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Cartels and Subsidies in Canadian Agriculture

May 22, 2014 in Economics

By Mises Updates

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Predrag Rajsic writes in today’s Mises Daily:

Canada…has a relatively long history of agricultural policy. While sometimes similar to American agricultural policies, there are key differences with Canadian agriculture that may help illustrate the economic costs of intervention in differing economies…

One of the first pieces of legislation intended to keep farmers on the land was the Canadian Western Grain Transportation Act of 1897, which remained in power for almost 100 years — until 1995. The Act put in place legal obligations for the government to subsidize transportation of grain from western to eastern Canada. After this act was repealed in 1995, it became more profitable to ship Canadian grain southward into the US than to sell it domestically. In this case, the US consumers benefited from the abolition of this Canadian law.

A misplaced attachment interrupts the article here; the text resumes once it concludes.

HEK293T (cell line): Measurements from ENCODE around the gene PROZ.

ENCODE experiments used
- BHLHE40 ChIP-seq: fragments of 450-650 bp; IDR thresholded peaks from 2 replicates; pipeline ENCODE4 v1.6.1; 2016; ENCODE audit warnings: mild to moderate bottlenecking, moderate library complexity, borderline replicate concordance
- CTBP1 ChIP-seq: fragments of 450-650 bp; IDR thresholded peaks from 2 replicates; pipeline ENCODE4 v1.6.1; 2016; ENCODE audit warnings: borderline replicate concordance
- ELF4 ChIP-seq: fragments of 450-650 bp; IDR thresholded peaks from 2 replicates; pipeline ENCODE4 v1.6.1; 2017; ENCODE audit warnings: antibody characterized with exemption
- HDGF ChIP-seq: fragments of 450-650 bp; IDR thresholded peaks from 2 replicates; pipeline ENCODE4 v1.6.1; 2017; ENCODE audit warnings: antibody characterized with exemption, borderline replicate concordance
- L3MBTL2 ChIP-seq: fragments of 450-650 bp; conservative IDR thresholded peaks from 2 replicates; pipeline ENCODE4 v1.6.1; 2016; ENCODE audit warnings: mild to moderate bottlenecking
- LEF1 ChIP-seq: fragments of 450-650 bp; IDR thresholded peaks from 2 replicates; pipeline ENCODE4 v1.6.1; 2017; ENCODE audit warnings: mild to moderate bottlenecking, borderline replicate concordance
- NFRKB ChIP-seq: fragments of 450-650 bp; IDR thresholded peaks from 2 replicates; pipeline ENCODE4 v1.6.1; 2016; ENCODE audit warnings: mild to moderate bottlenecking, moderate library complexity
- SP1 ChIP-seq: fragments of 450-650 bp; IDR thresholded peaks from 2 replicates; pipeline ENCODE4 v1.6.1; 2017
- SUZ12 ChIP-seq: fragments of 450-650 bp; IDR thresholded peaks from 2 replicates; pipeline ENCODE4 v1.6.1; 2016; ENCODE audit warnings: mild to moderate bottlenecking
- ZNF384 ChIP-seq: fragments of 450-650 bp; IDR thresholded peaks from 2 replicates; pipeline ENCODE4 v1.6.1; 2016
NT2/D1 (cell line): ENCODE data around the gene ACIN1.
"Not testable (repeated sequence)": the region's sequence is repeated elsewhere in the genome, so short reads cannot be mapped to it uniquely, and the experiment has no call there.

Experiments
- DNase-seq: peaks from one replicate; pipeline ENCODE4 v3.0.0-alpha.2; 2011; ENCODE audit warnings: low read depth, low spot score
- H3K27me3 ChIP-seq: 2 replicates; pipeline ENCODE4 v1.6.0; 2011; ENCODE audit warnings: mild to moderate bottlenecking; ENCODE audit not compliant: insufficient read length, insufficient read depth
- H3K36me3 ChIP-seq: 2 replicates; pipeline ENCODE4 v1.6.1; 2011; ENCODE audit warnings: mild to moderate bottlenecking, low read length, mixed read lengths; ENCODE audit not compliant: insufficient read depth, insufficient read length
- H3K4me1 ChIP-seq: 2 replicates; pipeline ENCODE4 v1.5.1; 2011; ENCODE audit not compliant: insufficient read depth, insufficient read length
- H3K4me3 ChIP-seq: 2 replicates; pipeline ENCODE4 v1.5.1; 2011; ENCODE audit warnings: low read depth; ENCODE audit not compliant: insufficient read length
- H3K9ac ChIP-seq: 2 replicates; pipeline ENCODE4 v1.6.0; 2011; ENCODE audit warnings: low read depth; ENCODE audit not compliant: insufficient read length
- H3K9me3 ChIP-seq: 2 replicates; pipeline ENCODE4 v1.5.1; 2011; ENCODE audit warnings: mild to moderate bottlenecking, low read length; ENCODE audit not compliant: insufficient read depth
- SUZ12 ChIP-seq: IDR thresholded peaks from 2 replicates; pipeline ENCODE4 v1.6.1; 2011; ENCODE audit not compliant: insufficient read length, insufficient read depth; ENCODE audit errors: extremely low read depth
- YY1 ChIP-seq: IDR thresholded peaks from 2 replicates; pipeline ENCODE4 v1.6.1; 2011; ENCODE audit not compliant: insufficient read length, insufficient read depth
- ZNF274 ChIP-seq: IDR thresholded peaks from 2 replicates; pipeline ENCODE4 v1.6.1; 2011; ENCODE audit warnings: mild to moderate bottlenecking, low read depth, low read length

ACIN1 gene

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Source: MISES INSTITUTE

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